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THE EFFECT OF GENDER ON THE MOLECULAR PROFILE OF TENDON HEALING FROM LACERATION
Presenter: Peter J Taub, MD, FACS, FAAP
Co-Authors: George N; Flatow EL; Andarawis-Puri N
Mount Sinai Medical Center

Introduction: Females suffer a higher incidence of tendon injuries than males[1]. Studies have shown that female tendons exhibit lower collagen and glycosaminoglycan content than male tendons[2] and poorer adaptation to exercise (with lower up-regulation of collagens)[2]. However, the effect of gender on the molecular healing response of lacerated tendons has not been fully characterized. The objective was to identify differences in 84 genes involved in fibrotic wound healing between genders after tendon laceration.

Methods: A defect in the patellar tendon of 16 week-old male (n=6) and female (n=6) mice was created with a punch biopsy. The tendon was harvested 1 week after injury. RNA was extracted, cDNA synthesized and qPCR for 84 genes was performed using SyBr green. ?CT values were calculated relative to nave control and then linearized. Comparisons between groups were determined with Mann Whitney tests. Significance was set at p<0.05.

Results: Male tendons exhibited a response that suggests better healing than female tendons. Compared to their respective nave groups, experimental male and female tendons exhibited up-regulation in MMP-2, -3, and -14. Experimental males also exhibited further up-regulation of MMP-13 than both, nave males and experimental females (p=.0022). Genes that activate (Smad2, Tfb1 and Tgif1) and inhibit (Smad6, Grem1) TGF≤≤ pathways were significantly different between experimental groups. All p-values were 0.0022 except for Grem1, which had a p=.0422.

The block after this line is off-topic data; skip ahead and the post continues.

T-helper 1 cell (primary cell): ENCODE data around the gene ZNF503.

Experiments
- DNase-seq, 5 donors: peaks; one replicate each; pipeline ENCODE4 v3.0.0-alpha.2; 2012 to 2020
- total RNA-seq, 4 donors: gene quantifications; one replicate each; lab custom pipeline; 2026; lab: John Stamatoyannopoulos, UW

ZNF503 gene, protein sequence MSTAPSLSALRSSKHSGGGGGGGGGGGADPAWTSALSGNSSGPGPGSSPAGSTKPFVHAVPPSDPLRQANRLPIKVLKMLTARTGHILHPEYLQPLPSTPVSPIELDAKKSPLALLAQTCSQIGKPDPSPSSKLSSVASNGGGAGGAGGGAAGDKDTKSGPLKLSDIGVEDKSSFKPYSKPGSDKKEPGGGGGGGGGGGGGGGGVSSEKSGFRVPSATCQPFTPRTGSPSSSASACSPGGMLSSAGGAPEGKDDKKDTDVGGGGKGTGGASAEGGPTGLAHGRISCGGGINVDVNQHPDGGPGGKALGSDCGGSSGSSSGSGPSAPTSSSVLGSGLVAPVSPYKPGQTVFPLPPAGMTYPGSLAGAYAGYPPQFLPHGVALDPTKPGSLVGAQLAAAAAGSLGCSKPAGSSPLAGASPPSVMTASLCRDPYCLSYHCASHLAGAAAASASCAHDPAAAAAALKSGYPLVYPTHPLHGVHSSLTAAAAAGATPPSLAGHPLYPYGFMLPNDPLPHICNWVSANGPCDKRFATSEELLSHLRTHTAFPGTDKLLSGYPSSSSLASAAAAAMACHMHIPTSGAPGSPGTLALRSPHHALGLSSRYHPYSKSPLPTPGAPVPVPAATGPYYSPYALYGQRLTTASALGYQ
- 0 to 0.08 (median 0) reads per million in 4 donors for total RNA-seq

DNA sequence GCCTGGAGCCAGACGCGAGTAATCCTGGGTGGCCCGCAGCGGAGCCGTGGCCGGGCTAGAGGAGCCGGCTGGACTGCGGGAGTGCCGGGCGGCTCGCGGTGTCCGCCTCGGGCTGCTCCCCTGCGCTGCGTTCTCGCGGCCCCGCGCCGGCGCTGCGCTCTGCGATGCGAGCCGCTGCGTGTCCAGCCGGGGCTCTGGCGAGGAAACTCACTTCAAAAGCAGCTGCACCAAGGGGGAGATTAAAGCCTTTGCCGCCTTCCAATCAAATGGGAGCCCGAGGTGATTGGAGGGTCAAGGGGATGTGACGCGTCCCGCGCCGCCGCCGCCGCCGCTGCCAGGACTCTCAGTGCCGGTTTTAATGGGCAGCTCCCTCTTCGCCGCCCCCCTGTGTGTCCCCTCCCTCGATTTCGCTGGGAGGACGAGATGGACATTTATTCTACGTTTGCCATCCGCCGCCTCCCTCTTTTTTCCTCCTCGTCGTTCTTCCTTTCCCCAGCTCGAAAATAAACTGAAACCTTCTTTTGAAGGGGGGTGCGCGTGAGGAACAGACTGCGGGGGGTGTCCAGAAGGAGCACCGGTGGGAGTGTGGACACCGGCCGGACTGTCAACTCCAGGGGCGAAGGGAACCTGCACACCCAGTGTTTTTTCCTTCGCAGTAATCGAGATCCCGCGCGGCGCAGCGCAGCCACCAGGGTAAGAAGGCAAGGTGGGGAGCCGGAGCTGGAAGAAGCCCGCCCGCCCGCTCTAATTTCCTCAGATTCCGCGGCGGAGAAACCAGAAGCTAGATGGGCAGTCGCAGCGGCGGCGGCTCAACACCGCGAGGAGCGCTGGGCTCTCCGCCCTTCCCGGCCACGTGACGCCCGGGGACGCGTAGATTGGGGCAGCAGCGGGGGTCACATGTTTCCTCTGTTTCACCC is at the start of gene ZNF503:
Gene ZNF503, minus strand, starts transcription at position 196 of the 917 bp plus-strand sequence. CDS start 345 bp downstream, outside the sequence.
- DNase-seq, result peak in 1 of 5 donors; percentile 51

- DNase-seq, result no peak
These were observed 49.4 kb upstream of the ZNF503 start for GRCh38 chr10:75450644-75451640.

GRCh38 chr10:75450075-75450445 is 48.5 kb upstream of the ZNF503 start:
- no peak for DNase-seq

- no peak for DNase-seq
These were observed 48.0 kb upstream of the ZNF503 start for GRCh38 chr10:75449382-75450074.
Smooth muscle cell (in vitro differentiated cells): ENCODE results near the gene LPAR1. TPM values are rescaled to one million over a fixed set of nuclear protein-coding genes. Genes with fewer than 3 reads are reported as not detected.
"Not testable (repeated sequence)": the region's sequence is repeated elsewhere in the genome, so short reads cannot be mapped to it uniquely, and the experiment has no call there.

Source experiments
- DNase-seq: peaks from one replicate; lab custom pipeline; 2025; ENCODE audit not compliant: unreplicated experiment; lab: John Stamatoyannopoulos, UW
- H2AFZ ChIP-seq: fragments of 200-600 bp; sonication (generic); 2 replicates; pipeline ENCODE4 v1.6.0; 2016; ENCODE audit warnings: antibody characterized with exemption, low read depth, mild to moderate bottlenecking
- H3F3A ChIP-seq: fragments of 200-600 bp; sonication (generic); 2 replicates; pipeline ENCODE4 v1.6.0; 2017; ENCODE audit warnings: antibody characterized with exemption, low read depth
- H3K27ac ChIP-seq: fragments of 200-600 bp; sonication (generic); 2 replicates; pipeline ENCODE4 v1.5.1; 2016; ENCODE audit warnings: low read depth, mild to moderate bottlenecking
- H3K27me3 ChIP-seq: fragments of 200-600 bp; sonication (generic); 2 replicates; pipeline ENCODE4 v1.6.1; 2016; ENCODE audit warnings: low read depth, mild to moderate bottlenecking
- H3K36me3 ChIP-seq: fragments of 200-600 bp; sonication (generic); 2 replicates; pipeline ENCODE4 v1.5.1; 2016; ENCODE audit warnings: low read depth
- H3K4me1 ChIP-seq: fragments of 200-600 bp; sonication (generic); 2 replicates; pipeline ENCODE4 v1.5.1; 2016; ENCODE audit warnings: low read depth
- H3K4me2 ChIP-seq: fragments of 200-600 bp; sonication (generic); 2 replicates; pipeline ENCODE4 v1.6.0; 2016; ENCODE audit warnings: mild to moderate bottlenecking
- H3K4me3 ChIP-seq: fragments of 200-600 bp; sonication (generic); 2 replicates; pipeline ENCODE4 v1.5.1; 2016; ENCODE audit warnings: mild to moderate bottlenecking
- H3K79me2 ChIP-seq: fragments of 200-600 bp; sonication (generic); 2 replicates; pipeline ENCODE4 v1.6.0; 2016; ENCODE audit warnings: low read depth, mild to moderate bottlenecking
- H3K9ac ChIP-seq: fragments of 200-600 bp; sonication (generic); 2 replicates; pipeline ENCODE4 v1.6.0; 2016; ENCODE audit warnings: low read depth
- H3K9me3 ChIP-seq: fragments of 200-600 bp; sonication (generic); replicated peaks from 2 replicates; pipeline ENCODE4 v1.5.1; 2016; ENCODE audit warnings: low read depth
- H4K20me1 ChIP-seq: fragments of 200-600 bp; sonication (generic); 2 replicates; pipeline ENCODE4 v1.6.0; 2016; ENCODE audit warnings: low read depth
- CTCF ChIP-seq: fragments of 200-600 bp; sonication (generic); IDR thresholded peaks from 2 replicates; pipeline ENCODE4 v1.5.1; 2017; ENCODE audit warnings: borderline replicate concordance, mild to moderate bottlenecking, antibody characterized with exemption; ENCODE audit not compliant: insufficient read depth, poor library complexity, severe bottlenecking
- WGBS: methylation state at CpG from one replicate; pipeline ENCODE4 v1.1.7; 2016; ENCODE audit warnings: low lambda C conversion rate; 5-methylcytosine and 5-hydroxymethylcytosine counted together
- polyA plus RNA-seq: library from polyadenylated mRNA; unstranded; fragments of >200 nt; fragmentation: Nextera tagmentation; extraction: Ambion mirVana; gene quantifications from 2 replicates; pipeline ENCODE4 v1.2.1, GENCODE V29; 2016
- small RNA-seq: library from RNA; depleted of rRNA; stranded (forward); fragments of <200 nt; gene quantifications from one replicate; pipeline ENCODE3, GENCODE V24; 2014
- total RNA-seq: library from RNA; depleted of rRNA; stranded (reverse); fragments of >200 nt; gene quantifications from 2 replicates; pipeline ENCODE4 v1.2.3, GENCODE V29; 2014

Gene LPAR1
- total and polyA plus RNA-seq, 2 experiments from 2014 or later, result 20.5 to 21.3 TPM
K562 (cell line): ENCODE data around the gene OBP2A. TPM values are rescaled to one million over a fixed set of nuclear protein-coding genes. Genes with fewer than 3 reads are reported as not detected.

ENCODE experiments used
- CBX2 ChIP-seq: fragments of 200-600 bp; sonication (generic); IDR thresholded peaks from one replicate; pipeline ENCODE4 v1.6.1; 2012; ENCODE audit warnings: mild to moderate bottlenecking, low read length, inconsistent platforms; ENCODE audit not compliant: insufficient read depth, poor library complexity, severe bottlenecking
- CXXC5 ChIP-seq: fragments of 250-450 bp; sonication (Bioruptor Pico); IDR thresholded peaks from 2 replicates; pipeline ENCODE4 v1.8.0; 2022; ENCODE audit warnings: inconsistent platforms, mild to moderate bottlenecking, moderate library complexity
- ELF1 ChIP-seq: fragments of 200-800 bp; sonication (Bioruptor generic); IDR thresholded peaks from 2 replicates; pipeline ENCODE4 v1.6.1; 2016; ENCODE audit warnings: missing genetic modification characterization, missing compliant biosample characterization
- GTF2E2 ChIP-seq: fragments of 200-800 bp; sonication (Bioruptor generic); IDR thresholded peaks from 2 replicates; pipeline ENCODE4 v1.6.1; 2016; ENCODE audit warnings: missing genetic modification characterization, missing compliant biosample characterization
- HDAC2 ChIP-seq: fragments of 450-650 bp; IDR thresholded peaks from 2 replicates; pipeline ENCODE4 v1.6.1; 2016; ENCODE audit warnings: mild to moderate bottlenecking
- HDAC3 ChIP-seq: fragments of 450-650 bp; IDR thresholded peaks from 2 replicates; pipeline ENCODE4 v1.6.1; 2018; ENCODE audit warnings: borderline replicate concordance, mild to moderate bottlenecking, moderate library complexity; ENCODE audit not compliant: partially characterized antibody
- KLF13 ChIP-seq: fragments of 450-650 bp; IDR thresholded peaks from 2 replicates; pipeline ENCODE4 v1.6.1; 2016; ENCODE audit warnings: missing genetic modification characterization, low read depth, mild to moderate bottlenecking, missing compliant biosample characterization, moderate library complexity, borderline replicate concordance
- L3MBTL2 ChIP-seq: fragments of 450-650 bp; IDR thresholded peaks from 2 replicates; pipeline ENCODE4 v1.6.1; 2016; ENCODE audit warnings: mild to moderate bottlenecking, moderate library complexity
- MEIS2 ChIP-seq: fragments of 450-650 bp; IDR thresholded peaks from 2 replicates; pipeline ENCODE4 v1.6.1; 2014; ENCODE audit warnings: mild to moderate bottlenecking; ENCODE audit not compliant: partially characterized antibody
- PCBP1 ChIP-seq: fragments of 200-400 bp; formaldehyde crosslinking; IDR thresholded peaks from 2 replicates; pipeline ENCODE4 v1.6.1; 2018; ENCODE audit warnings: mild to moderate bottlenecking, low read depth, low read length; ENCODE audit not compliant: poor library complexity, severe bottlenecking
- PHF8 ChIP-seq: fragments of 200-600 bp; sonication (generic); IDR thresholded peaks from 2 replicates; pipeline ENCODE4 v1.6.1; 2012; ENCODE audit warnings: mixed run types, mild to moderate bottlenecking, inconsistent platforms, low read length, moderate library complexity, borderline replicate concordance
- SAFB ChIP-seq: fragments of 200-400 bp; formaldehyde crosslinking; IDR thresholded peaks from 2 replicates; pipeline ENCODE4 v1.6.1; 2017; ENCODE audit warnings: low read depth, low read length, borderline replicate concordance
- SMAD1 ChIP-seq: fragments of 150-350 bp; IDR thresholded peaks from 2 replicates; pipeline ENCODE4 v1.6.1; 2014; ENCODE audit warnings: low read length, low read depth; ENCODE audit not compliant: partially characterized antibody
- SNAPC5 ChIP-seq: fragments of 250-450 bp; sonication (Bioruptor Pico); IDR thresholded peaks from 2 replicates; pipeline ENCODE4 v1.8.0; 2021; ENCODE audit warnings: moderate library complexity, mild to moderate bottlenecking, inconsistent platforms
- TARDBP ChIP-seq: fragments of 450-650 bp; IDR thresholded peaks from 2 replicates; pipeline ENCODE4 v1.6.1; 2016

Discussion: The 19 genes that differed in males and females provide insight into gender and wound healing, and support our hypothesis that male tendons modulate gene expression differently to promote better healing. MMP-13, which is integral to degradation of damaged matrix[6], was significantly more upregulated in experimental males than females. Consistent with findings showing regulation of MMP13 by Il1b[7], we also found up-regulation of Il1b in male but not female tendons. Male tendons exhibited further upregulation of more transcription and growth factors than females, suggesting improved healing with better vascularization.


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